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July 03, 2008

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Happiness is as hot a topic as it gets.  But Ronald Inglehart and a global team of researchers associated with the World Values Survey have been developing detailed data on the subject for more that four decades.  The July issue of Perspectives on Psychological Sciences contains a summary of their most recent round of results.  Here's some of the key findings from Science Daily (h/t: Charlotta Mellander).

The United States ranks ahead of more than 80 countries, but below 15 others in happiness levels, according to new World Values Survey data released in the July issue of the journal Perspectives on Psychological Science.

The World Values Survey (WVS) is the work of a global network of social scientists who perform periodic surveys addressing a number of issues. The latest surveys, taken in the United States and in several developing countries, showed increased happiness from 1981 to 2007 in 45 of 52 countries for which substantial time series data was available ...

Denmark tops the list of surveyed nations, along with Puerto Rico and Colombia. A dozen other countries, including Ireland, Switzerland, the Netherlands, Canada and Sweden also rank above the United States, which maintains about the same relative position as it did in WVS's 2000 survey. ...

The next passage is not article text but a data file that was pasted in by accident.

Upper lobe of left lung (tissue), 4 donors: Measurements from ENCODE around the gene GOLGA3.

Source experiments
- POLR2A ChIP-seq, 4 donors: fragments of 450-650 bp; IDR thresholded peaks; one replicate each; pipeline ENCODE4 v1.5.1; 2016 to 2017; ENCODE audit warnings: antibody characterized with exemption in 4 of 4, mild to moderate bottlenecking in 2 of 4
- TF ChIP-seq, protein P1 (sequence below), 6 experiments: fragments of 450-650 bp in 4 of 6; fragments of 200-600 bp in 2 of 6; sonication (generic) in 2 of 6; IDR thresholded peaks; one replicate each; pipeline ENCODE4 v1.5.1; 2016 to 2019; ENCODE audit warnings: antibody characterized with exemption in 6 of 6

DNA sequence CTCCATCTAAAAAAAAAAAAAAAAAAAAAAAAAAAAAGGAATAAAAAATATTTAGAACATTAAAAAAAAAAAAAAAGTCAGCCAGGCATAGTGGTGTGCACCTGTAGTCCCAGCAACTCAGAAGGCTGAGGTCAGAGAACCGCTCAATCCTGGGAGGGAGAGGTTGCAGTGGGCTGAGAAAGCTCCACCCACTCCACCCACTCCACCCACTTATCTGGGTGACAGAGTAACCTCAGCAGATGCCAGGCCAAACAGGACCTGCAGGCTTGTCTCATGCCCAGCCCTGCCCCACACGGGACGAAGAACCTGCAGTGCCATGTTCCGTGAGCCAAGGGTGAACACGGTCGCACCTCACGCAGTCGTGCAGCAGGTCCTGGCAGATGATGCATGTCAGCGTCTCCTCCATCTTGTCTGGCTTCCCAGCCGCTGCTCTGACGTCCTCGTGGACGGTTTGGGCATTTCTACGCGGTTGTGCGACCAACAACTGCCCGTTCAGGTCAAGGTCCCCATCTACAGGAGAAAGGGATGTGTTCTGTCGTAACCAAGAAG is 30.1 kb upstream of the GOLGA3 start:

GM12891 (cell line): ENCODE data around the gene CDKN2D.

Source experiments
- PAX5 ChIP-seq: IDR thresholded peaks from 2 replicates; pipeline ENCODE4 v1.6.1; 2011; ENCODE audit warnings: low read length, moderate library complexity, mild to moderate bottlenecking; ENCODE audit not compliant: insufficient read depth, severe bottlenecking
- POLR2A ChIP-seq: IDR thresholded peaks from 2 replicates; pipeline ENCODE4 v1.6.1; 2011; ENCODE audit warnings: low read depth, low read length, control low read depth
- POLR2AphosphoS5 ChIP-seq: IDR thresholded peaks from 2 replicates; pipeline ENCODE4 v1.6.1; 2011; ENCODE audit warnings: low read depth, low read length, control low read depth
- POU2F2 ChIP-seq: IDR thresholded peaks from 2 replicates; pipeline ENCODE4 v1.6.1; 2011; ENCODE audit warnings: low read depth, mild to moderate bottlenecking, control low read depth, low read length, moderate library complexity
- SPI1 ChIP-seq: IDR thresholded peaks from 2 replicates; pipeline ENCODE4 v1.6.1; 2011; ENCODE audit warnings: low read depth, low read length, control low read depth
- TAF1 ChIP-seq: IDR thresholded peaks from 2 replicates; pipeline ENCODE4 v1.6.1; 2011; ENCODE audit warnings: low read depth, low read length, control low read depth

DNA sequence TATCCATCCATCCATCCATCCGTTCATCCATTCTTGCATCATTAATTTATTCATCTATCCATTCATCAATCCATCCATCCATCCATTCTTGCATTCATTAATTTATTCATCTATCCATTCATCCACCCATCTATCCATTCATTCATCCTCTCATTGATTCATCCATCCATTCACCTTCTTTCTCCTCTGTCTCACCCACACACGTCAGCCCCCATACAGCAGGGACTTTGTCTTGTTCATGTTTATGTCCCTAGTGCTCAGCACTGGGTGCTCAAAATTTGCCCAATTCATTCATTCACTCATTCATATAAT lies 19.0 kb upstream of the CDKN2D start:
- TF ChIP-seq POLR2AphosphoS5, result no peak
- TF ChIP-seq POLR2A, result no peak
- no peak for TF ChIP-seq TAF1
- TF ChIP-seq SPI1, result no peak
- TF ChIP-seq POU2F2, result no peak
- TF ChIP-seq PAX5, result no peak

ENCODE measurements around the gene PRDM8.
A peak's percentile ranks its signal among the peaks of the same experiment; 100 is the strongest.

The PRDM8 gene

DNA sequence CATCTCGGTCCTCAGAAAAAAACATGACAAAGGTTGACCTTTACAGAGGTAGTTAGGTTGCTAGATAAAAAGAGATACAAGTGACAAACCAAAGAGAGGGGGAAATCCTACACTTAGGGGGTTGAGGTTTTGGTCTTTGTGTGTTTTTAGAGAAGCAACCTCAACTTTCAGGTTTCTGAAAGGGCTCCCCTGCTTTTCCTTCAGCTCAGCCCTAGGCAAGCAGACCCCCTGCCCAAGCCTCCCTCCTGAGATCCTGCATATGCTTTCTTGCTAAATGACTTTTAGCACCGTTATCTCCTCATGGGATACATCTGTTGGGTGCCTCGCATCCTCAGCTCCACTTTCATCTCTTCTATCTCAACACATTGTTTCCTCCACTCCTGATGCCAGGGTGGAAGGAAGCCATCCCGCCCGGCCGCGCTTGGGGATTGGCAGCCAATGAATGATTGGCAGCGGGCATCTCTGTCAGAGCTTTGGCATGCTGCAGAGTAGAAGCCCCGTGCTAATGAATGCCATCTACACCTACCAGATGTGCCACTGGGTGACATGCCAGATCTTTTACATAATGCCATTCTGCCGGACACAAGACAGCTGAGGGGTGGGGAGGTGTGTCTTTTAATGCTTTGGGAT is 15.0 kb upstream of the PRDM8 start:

Even so, researchers note that wealth is important for happiness ... "The relative importance of economic prosperity to happiness changes as societies get richer," says Inglehart. "In low-income countries, one's economic situation has a huge impact on happiness. But among more prosperous countries, political freedom and social tolerance play a greater role in determining how happy people are."

Money quote, also from Inglehart: "Ultimately, the most important determinant of happiness is the extent to which people have free choice in how to live their lives."



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Zoe B

I would argue also for the ability to trust others. Without trust we each stand alone, and have to do everything for ourselves. Without trust, our national currency is paper and metal and numbers stored 'someplace'. Capitalism functions only where there is enough systemic trust for people to engage in trade. Eric Weiner's 2008 book The Geography of Bliss describes his visit to Moldova, chosen because it was ranked dead last in 'national happiness' according to the World Database of Happiness (compiled by the researcher Ruut Veenhoven). He found: "Moldovans don't trust the products they buy in the supermarket. (They might be mislabeled). They don't trust their neighbors. (They might be corrupt). They don't even trust their family members. (They might be conniving)." [p. 197] Moldovans are personally miserable and their economy sucks.

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